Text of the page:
In contrast, Trinidad is one of the Caribbean’s richest countries. Last year, its estimated GDP per person was US$31,900.
For cricketers from poorer Caribbean countries like Guyana, Trinidad’s semi-professional cricket league offers financial opportunities. Guyanese athletes can play competitive cricket while earning some extra money on the side.
When I knew him, Sukdeo was working in a car parts factory next to the cricket club he played for. He estimated his total earnings that season at about US$5,000.
This income allowed him to buy and do things that would have been impossible in Guyana, like going to the movies, purchasing designer sunglasses and choosing brand-name clothing.
Guyanese as the “small Islanders”
Such consumer pleasures can come at a cost.
In Trinidad, the Guyanese are often portrayed as backwards, and people routinely mock the way they speak English, though they are native speakers. “Small islanders”, they’re called. Guyana is not an island, of course, let alone a small one. In Trinidad, this odd diminutive serves as a metaphor for the country’s poverty.
The economic disparity between the two countries produces social hierarchies, with Guyanese cricketers, as well as other male economic migrants, often seen in Trinidad as unwanted fortune-seekers.
This stereotype to some extent reflects the reality that for Sukdeo and many other young men I met in Trinidad, cricket is not so much a passion or a political statement as it is a professional pathway to wealth, conspicuous consumption and international travel – all signs of success in this neoliberal world.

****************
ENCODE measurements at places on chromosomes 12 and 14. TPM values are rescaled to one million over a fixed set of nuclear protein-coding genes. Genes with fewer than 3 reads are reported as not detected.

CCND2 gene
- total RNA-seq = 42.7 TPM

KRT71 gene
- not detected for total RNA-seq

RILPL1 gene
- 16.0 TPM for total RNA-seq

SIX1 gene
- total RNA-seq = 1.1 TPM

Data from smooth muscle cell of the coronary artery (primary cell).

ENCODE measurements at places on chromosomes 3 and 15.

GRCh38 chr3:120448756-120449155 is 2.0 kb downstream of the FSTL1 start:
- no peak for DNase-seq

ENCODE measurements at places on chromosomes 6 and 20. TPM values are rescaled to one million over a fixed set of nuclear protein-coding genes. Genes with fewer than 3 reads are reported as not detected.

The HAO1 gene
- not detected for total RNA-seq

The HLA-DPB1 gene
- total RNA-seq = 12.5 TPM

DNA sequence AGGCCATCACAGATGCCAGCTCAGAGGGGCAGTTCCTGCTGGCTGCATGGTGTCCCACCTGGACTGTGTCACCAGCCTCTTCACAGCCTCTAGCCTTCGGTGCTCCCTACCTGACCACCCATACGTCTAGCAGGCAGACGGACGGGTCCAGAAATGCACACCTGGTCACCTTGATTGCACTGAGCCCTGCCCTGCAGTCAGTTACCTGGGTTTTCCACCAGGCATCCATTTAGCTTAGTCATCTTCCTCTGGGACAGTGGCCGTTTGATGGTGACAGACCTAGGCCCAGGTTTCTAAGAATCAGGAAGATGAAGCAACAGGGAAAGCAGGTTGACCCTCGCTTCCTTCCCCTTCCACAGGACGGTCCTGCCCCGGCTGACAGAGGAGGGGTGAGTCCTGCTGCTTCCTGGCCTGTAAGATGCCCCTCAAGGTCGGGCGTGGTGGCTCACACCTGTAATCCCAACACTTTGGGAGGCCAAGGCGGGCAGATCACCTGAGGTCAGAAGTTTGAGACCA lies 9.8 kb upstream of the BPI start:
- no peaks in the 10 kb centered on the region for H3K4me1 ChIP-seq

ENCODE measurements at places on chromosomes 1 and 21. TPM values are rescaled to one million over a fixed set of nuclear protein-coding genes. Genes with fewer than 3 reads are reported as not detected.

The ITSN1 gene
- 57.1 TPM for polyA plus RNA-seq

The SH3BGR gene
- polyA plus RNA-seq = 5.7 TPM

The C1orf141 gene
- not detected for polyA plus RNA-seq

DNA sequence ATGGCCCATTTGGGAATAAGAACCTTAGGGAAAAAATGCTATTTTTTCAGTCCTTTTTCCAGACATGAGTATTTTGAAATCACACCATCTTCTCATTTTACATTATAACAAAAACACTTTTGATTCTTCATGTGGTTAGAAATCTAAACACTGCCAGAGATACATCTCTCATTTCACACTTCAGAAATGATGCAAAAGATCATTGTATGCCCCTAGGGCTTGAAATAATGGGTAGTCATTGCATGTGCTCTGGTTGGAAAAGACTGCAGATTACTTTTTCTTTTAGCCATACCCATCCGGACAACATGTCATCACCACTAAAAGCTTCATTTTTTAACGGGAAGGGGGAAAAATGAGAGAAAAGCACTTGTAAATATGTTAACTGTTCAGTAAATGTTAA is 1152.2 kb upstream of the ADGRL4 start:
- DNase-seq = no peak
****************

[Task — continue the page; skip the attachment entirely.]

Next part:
Trinidadian club managers and owners routinely recruit their Guyanese athletes to play for cricket leagues in Canada and the United States. In 2015, Sukdeo obtained visa sponsorship from a cricket club in Canada, allowing him to travel out of the Caribbean for the first time in his life.
Trinidad thus serves as a jumping-off point for Caribbean athletes who hope to emigrate, helping them to connect with the Caribbean diaspora in North America. In the US alone, there are an estimated 4 million Caribbean immigrants.
Still, Sukdeo didn’t want to be in Trinidad or in Canada for that matter. He wanted to be recruited for the Indian Premier League (IPL), the most expensive cricket franchise in the world since its inception in 2008.
The IPL, which changed the format of the game to shorten day-long matches, boasts massive injections of corporate capital, Bollywood-star team owners, foreign cheerleaders and world-calibre cricketers. It has radically repackaged cricket as high-paced glamorous entertainment.
Prior to the IPL, players from the West Indies Cricket Team – politically-minded men like Sir Vivian Richards and Clive Lloyd – were the role models for aspiring young Caribbean cricketers like Sukdeo.
Today, it’s the lavish lifestyle of IPL athletes that most appeal.
Once a site for anti-colonial resistance and consolidation of a West Indian identity, contemporary Caribbean cricket is devoid of such political connotations.
This paradigmatic shift may account for the sad state of the West Indies cricket team this year. It seems that neoliberal cricket just can’t compete with the liberation cricket of yore.